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Amnesiac found in park facing long recovery, warns doctor

By Ben Kendall

Doctors have warned that a man who cannot remember his own name faces a long road to recovery even once his identity has been established.

The Cambridgeshire and Peterborough NHS Foundation Trust launched an appeal after a man, named Robert by medics, was found in a park in Peterborough suffering from a severe case of amnesia.

He cannot recall any details of his life including his name, age or where he is from.

The only hints of his previous life are an Eastern European accent and understanding of Lithuanian and Russian along with his sporting ability, with him showing skills at basketball, tennis and football.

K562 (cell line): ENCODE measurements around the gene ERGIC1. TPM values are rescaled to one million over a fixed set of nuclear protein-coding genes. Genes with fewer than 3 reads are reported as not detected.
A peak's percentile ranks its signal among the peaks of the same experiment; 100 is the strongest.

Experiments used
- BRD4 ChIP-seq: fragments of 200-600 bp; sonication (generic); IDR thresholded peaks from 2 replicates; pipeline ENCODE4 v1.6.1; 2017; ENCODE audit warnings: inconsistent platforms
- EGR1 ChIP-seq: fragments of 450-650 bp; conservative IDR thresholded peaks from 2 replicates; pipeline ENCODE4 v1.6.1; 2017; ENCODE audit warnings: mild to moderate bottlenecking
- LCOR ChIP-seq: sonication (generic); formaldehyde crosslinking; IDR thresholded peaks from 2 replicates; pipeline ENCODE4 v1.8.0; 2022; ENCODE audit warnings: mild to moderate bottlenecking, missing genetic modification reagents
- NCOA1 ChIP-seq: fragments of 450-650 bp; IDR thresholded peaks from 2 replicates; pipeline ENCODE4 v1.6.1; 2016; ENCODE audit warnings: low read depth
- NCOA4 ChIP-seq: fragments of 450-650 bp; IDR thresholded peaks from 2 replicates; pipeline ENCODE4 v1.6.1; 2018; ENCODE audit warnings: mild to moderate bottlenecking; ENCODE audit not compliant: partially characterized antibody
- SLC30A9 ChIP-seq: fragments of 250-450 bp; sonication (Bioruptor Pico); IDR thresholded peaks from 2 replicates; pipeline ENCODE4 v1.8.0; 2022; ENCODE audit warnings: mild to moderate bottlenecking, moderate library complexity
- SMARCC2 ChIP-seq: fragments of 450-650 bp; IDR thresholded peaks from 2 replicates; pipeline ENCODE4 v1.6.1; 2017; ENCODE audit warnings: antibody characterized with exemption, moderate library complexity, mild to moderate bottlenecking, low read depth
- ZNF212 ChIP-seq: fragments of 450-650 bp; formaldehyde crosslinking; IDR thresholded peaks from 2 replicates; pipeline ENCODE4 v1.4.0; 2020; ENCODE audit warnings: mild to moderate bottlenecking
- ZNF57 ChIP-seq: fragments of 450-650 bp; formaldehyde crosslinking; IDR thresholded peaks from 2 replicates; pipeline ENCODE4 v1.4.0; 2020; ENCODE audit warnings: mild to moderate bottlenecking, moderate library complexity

Nearly two months since he was found Robert, who is fluent in English, has shown no signs of improvement.

Speaking yesterday, Dr Manaan Kar Ray, clinical director of acute care at the trust, said he was aware of speculation that Robert could be faking his condition but pointed out his own choice to go public with the appeal would seem to contradict that.

The doctor said that cases of short-lived amnesia were relatively common and could result from severe trauma, some kind of seizure, severe depression or a suicide attempt.

However, the duration of Robert's condition is far more unusual and does not fit conventional explanations.

He added: "When we do get a name that will be the beginning of the journey and the challenge will be how we integrate autobiographical memory back into Robert and how he deals with it."

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